One thing that can trip up most of my clients is dealing with the “voice” of the inner critic/editor – that nasty-ass voice in your head that tells you not to do this or that; the one that stops you from speaking up for yourself; for asking for what you want. It’s the voice that stops you from journaling because you don’t have the perfect word, or you don’t know how to spell, or you have a tendency to get caught in ramblingly constructed run-on sentences (like this one), and why are you even bothering if no one is going to read this, but if they do read it: what will happen? or who is going to care about what you think anyway; do you really think your ideas are original and interesting?
Oy, what a chorus of nastiness.
One of the best ways to outwit your internal editor (critic/judge/monkey mind/greek chorus/vampires/whatever you call it) is to make sure you know when it’s working/alive.
And that’s usually … all the time.
Yes. I believe that the internal editor is always there … hanging around in the background trying to tell you how things should be done, and how you should be (and journal) in order to get along and be accepted.
Or something like that.
(And yes: I think writing is a metaphor for being.)
- When people say they can’t journal because they don’t know what to say? I think they’re afraid of being seen.
- When they say they would like to write, but the don’t have time? They don’t make time for themselves.
- When they say they would like to journal but “aren’t you supposed to be creative? Cause I’m’re not creative.” They don’t have faith in themselves.
- They don’t write well? Variation on a theme of self-doubt. (You get the picture)
So where was I? Oh, yeah …
Knowing that your internal editor is at work is a great thing. And you notice him/her/it when you call it out into the light.
One way to do that is to have a conversation with it on paper.
Kinda like this:
Me: I want to write about how journaling is an ideal practice for women who are working on making the most of their lives, but I feel like it’s all been said before; there are others more educated, more well-known, and way more fabulous in the blogosphere who write about writing and journaling; who wants to listen to me?
Editor: You’re right. The people you look up to are the true the experts … what do you know, really?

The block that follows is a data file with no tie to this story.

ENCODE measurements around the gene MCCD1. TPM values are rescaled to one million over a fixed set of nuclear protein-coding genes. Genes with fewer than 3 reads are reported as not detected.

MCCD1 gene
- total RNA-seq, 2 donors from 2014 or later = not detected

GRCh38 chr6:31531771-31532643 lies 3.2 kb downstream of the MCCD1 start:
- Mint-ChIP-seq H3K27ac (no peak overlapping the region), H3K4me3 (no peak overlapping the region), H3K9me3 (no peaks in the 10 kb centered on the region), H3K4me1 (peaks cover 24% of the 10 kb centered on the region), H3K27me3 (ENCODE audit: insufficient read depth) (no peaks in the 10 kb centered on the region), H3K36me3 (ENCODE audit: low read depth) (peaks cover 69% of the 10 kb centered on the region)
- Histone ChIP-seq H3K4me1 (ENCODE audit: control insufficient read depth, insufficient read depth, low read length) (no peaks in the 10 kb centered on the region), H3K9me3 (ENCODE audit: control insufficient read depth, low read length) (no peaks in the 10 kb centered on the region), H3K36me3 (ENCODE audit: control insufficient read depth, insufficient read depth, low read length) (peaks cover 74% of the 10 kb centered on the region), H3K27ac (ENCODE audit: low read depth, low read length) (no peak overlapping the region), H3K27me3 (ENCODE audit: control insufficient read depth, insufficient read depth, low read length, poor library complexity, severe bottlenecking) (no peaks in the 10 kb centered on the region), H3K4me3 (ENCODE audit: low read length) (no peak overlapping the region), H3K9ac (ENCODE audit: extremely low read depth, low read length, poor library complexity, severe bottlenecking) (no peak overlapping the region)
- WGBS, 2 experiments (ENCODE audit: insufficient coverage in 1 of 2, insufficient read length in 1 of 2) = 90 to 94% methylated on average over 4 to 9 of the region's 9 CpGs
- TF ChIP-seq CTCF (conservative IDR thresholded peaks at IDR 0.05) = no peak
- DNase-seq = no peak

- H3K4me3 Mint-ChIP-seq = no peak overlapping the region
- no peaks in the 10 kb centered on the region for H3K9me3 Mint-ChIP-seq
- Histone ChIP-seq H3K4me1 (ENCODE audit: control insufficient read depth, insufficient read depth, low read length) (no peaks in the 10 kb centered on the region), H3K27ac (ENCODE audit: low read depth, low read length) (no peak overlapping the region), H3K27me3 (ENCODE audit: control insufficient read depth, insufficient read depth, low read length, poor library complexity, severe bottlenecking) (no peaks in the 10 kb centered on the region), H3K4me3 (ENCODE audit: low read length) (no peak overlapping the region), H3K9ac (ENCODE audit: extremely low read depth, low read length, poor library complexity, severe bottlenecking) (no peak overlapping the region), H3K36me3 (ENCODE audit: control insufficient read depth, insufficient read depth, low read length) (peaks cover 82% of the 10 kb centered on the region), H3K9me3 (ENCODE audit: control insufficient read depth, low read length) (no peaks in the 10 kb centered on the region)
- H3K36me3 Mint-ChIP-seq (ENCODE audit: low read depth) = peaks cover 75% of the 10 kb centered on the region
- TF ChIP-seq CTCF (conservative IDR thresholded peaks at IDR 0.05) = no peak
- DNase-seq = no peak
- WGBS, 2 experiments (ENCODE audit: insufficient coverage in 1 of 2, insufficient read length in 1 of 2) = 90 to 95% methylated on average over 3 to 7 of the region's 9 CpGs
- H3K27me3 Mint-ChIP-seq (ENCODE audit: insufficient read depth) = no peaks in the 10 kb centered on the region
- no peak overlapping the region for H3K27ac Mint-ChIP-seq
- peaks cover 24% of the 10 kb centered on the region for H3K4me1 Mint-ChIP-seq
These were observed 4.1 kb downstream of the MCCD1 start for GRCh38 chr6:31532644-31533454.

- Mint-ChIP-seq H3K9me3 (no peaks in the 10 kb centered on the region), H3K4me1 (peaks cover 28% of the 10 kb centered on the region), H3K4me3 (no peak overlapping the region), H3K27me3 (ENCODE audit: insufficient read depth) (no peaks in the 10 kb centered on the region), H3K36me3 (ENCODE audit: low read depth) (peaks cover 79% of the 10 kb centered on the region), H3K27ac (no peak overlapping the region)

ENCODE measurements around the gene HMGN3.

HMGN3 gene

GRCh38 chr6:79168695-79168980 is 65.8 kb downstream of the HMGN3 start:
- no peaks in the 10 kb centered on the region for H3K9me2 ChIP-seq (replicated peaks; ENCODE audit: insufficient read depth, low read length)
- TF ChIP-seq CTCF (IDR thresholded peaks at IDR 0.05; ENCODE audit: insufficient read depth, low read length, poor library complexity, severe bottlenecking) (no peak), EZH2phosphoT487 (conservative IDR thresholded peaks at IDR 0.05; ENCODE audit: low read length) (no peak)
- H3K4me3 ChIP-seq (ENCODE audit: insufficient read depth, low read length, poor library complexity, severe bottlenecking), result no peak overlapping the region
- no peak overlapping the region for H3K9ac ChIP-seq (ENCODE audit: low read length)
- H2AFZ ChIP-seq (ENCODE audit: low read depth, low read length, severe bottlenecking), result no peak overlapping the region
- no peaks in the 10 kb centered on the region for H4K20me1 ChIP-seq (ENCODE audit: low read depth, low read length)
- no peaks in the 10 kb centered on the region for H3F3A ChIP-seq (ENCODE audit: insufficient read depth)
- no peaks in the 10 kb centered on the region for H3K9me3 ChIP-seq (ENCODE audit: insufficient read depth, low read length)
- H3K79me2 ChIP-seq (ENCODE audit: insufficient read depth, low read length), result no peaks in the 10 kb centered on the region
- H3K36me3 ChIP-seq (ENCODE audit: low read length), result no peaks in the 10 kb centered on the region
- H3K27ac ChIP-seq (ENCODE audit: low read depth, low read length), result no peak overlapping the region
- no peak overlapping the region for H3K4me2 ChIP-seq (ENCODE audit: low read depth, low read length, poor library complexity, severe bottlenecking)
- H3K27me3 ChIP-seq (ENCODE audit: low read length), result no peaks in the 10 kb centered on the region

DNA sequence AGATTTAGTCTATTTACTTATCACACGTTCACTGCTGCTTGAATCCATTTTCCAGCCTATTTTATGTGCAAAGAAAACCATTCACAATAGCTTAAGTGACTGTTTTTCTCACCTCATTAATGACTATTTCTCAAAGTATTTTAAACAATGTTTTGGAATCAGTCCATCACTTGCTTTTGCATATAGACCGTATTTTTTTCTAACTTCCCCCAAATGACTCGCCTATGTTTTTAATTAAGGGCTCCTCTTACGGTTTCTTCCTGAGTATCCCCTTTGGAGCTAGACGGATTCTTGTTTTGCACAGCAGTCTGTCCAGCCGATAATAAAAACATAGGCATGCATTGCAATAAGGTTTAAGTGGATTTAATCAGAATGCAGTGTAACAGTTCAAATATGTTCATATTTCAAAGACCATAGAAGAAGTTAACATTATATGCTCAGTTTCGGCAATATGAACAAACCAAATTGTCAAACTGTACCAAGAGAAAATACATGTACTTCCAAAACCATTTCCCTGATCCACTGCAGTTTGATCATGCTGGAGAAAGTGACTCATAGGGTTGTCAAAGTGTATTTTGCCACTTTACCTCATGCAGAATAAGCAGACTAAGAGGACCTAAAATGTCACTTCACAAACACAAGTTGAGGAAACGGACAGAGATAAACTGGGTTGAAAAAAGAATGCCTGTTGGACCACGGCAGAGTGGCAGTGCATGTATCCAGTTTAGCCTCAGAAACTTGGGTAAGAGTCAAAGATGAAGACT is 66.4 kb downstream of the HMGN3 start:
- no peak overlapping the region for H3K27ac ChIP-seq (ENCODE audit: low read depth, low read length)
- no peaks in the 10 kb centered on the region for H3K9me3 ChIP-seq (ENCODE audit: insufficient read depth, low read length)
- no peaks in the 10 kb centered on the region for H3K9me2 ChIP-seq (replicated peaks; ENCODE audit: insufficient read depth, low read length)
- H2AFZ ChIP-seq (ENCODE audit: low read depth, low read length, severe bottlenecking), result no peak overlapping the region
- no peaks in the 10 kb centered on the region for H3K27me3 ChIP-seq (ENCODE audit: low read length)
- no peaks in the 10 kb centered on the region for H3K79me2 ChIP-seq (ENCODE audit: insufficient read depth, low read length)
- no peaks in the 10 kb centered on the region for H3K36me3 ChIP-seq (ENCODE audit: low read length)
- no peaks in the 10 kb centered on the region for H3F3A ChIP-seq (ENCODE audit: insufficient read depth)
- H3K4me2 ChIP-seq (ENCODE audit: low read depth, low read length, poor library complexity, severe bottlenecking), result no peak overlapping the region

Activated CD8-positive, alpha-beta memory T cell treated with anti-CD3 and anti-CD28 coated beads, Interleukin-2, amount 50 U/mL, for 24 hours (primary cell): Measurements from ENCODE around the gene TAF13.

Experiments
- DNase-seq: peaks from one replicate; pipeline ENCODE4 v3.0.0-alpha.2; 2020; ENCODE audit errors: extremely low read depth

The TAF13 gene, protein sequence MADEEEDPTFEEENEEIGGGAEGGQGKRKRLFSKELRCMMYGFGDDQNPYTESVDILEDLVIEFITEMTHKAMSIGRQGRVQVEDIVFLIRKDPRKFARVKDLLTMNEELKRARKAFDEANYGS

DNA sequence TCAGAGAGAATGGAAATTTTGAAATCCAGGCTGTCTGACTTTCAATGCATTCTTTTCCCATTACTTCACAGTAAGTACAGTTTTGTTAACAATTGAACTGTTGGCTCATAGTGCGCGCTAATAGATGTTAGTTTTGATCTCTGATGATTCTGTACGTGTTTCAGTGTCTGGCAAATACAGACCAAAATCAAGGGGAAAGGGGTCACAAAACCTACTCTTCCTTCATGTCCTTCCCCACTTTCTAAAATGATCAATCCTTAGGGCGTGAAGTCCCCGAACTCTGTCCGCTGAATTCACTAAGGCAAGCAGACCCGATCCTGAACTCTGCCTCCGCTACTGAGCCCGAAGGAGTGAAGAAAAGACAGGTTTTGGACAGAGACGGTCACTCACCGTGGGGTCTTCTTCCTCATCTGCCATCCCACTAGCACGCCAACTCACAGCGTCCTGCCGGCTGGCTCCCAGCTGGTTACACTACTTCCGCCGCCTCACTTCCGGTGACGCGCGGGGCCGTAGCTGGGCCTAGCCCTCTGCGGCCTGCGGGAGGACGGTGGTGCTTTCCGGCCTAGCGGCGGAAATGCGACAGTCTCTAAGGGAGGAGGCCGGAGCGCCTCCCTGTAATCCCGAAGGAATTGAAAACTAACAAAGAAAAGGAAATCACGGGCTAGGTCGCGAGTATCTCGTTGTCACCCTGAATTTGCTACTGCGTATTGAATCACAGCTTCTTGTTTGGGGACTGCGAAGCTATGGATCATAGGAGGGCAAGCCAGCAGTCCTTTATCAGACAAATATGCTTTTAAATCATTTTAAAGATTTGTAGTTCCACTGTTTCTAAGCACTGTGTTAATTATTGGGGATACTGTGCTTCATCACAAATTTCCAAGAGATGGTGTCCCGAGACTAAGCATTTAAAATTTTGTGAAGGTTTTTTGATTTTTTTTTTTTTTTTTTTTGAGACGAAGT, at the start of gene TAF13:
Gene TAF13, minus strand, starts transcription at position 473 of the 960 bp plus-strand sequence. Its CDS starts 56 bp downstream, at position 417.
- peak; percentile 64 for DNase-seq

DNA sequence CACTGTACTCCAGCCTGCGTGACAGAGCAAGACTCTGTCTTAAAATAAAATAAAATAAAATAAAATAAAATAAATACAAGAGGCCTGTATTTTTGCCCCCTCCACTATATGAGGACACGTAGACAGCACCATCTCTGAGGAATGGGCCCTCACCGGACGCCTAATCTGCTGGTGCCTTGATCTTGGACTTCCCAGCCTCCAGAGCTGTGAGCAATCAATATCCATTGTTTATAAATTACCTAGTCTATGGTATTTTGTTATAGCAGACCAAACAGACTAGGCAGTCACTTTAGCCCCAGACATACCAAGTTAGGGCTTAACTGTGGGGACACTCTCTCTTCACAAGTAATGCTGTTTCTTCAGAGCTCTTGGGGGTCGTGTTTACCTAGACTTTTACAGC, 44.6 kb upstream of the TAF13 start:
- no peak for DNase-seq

Well, I’ve been using a writing practice since I was a kid – even before I understood the benefits intellectually. I just got it. And I’ve been facilitating workshops for women for a loooong time now. I have experience; I’ve been in the trenches.
Yeah, but why would anyone listen to you when they can read Ann Lamott or Triste Rainier, and take classes with Jen Louden, Patti Digh, and all the fabulous online writing/live-purposefully gurus and groovy blogging peeps?
Well, maybe they don’t know them … but if they’re here, they know me. And it’s possible that I say things in a way that they can get it. And maybe I’m more accessible or something; maybe they like the pop culture references, and the weird words I make up. Maybe I’m their gateway encourager. Who knows? Maybe …
See how that works? It’s working for me already … I’m feelin’ a little of that “take that you damn critics; you ain’t the boss of me!” in my bones. (grrr!)
But if dialogue doesn’t work for you, you could dive right in and write about the stuff that scares you. Kinda like this:
Sometimes I’m scared by how much I want to do this work of mine. I want to share it with cool people who get it, and I want it to sustain me … but sometime I think I’m not smart enough or clever enough or funny/accessible/organized/disciplined enough to make it really work. And sometimes I let you (you skanky, evil editor) tell me that I need to package it/me in a certain way or I won’t be accepted, and I’ll be a failure, and I’ll wind up a bag lady … unloved, pathetic, and fulfilling every horrible fuck-up fantasy I’ve ever had about me.
(Ooh, my, that evil editor really is one nasty-ass isn’t she?)
Yet, while I do this, I see the craziness of the editor, cause really … am I going to be a bag lady? Doubtful. Will I be a huge success? Maybe. Maybe not. Who the hell knows?
But when I write the worst of the fears, I see how completely driven they are by a warped perspective that doesn’t have much reality informing it. (Bet that’ll work for you too …)
Finally, the thing that helps the most, and makes it easier to notice the critic – to see when she is disguising herself as a helper (But I only want to protect you from yourself, she whispers as she tells you not to be so much yourself … to swear a little less, talk less about your spiritual perspective, or to pretty everything up; to stop short of having a real opinion …) … the only way to do that? … is to practice.
Keep going. Write through the voices in your head that try to restrain you.
Write fast. Write often. Write without regard for the perfect word or punctuation (yes, if you want to write for publication, you’ll need to think of that down the road, but not now…) … now, just throw it down on the page and watch the magic happen.
Try this at home: Write through the inner critic. (or write about something that sprung to mind when you read the above …)
I’d love to hear how it goes for you. Drop a line. (I reply.)